Lord Salisbury (1830-1903) was a heavyweight Victorian politician in every sense of the word. Clocking the scales at 18 stone, the owner of a 20,000 acre landed estate at Hatfield and the writer of some two million words of political journalism, he combined the offices of Foreign Secretary and Prime Minister for 12 years at the close of the 19th century, presiding over the expansion of the British Empire overseas and the electoral dominance of the Conservative Party at home. Yet until now Lord Salisbury has been poorly served by biographers. Next to the flamboyant Disraeli and the mercurial Gladstone he is perhaps a less compelling subject, but his impact on Victorian politics and foreign policy was no less decisive. Andrew Roberts' bumper biography goes a long way to restoring Salisbury to his rightful place in the pantheon of great prime ministers. Roberts, whose earlier work has earned him the reputation as a right- wing revisionist, wears his politics lightly in this volume, weaving together a full and complex narrative in an accurate and scholarly fashion. He finds room for everything. The major set-pieces of diplomacy, rivalry with Disraeli, parliamentary reform, Home Rule and the modernisation of the Conservative Party are all there, but so too are fascinating glimpses of Salisbury's happy home life, his tinkering with science and technology and, throughout, a proper appreciation of his political journalism--"Toryism for the clever man". --Miles Taylor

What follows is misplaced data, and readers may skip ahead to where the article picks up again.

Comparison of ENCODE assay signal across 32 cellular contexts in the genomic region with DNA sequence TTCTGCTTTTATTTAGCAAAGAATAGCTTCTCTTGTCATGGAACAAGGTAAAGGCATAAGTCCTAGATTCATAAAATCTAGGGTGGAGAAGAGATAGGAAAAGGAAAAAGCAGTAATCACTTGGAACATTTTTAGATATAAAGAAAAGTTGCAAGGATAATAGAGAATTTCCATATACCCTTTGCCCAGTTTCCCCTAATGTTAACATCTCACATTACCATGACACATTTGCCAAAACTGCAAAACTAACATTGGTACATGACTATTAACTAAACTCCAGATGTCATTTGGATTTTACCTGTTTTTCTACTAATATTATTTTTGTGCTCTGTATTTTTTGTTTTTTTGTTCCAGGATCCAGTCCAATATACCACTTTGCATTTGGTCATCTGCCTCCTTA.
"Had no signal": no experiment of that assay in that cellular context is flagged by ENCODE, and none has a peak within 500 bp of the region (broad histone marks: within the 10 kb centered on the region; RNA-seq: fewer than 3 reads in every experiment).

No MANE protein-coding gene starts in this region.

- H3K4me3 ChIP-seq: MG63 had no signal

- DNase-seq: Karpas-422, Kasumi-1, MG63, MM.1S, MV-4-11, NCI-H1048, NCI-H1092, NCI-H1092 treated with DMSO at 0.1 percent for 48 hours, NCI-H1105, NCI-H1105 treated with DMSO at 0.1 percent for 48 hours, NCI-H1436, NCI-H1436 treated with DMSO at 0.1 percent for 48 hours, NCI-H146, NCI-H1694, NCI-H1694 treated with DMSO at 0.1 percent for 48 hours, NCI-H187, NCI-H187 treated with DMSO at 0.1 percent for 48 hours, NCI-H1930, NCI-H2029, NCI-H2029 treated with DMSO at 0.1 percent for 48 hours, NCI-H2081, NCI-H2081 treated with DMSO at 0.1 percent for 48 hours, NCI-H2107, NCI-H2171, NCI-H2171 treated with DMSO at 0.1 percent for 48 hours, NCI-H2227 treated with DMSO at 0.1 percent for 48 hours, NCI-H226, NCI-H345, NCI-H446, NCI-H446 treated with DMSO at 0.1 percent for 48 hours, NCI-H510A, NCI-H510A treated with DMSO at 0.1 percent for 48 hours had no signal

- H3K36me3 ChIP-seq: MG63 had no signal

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Widely acclaimed biography of the ruthless, aristocratic genius, Lord Salisbury - Queen Victoria's Prime Minister and the mind behind the supremacy of the British Empire